I Need You To Be Better At Comedy

That being said, you need me to be better too. I need all the comedy shows to be better, but so do we all. I’m not asking anything of you that I don’t ask of myself. Don’t think I’m trying to be divisive; I’m actually trying to bring us all together. Here is why.

The biggest limit we place on ourselves as artists is fear. We are afraid that there is not enough work, we are afraid that we will never get the opportunity we think we deserve and we are afraid that the success of others is taking the chances that we feel entitled to. I have been guilty of all of these feelings and I have let them affect me to my own detriment. I’m trying to get over it, and the best way to get over these feelings is to let them go.

Comedy often feels like an individual activity. It may seem like a competition. We all want the same hosting/featuring/headliner spots. We all want to open for our favorite comic or get on “that” showcase. We tend to think that comedy and the entertainment industry is not the meritocracy we believe it should be, but we might all be wrong. Let me focus on the negative first.

  1. If you suck the audience will not enjoy the show. If you are bad enough, the audience will not want to see another comedy show. They may leave before I even get a chance to perform. They may never come to another comedy show ever.
  2. The same is true if I bomb and you kill it.
  3. If there is no audience it doesn’t matter how good either of us is.

A year ago, when I was much more intent on going it alone, I subscribed to a different philosophy. I used to believe that following someone who was terrible gave me the opportunity to look better by contrast. I’m still going to take that approach when it happens, but now a days I would much rather follow someone who does well. I’d far rather be a great comic on a great show, and you should too.

This may feel like a lot of back patting fluff right? Aren’t there still limited opportunities for those who rise to the top? Maybe right now, but that is a very short-sighted way to look at things, and comedy is not a game to be won in a single night or year for that matter.

Here is the positive effect of us all being better:

  1. Everyone does well > The show goes well > The audience feels like they get their monies worth > Some of them will come out to more shows.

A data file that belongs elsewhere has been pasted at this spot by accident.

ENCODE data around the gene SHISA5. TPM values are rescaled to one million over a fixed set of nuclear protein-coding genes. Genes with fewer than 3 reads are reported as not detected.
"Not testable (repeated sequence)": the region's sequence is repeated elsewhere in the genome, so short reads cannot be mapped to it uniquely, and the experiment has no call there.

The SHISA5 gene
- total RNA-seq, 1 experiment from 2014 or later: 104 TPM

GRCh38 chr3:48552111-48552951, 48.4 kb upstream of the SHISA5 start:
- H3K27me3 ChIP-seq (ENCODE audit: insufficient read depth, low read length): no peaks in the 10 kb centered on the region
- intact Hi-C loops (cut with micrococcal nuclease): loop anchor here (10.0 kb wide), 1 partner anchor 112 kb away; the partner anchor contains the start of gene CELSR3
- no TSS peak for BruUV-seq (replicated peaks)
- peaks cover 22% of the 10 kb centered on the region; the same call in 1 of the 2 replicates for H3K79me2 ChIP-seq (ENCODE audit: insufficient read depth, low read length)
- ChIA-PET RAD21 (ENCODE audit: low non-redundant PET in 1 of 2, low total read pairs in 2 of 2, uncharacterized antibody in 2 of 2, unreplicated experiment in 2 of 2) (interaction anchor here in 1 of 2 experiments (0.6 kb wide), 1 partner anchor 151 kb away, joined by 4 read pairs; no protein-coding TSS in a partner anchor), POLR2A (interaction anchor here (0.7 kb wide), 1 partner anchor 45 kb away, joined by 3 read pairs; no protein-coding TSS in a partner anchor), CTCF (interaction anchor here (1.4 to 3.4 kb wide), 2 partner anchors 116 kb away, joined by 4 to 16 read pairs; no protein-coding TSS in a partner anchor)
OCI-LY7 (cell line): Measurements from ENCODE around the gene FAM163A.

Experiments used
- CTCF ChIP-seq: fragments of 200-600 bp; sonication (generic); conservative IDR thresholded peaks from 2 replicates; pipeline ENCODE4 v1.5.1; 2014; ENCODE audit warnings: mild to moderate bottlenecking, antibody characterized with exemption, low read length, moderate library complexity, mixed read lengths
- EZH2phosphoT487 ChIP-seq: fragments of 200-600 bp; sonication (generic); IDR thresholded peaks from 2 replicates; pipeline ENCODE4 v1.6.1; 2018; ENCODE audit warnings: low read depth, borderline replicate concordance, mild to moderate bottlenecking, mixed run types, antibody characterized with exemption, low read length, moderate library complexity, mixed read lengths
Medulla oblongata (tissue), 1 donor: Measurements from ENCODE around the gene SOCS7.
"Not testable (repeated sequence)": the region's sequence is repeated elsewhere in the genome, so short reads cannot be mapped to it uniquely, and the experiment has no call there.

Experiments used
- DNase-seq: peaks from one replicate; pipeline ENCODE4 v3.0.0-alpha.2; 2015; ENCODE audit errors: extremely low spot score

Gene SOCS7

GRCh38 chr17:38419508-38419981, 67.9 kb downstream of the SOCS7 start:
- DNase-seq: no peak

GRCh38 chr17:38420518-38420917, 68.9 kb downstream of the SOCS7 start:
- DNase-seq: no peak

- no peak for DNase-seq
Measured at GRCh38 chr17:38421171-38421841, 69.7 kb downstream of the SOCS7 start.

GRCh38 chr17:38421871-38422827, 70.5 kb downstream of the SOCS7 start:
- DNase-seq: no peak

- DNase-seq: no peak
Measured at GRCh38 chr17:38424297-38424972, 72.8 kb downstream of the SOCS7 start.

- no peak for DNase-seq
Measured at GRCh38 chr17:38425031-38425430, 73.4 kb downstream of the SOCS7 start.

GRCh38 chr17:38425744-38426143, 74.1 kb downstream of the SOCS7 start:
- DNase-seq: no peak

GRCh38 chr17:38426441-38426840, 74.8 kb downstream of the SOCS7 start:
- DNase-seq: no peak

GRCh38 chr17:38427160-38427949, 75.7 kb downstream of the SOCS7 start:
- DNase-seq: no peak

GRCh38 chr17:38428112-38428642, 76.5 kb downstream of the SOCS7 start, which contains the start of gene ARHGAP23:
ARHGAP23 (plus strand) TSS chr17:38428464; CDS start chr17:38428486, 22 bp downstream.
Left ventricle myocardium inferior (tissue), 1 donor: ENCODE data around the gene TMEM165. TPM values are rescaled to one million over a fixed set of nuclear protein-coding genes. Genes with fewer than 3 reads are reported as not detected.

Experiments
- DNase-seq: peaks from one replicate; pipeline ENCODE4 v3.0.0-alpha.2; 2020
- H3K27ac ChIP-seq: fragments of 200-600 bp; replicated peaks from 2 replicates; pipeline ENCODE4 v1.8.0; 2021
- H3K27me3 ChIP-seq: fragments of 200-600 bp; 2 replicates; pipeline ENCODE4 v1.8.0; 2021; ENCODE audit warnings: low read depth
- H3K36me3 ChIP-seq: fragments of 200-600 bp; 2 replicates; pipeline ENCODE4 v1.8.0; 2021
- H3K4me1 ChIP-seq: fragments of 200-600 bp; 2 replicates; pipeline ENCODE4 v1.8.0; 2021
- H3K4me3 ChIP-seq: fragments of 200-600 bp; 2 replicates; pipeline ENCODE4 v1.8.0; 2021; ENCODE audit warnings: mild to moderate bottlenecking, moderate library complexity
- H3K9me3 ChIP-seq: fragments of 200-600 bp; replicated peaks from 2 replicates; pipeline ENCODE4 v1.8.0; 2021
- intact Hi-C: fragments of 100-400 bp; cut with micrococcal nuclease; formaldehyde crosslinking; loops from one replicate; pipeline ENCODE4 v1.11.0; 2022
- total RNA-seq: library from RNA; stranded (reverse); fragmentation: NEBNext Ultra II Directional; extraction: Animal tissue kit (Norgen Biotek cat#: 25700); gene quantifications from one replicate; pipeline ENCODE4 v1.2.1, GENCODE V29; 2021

2. The more people coming to shows makes it possible for there to be more shows.
  3. More audience at shows produces more demand, and we are the supply. Now there is more work for all of us.

It is a sad fact that comedy attracts a lot of egos and some people will never be on board with this team philosophy. I wasn’t, and I may not be in the future, but I am now. We as entertainers are all on the same team. No one needs comedy. The world will keep spinning and society will keep functioning without weekly comedy shows. It is on all of us to continually justify our industry, the very industry that fuels our passions and livelihoods. There is room for all of us. If not tonight, there will be in the future, as long as we all keep getting better and moving forward.

That is all.

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About Jamie Ward
I am a comedian. At this point in my life I live comedy. I'm not all that funny, but it's all I think about every waking moment.

3 Responses to I Need You To Be Better At Comedy

  1. phillip branch sr. says:

    You are absolutely correct. And a damn good writer!

  2. Roz McCoy says:

    This article needs to be mandatory reading for all comics, new and old.

  3. Agreed. The audience remembers if the SHOW was good or if the SHOW was bad. They may not remember the individual performers but they will remember how they felt about the night as a whole even if a few comics bomb. Don’t worry about where you are in the line up. Do what you can to make that show great so those people will continue to come back.

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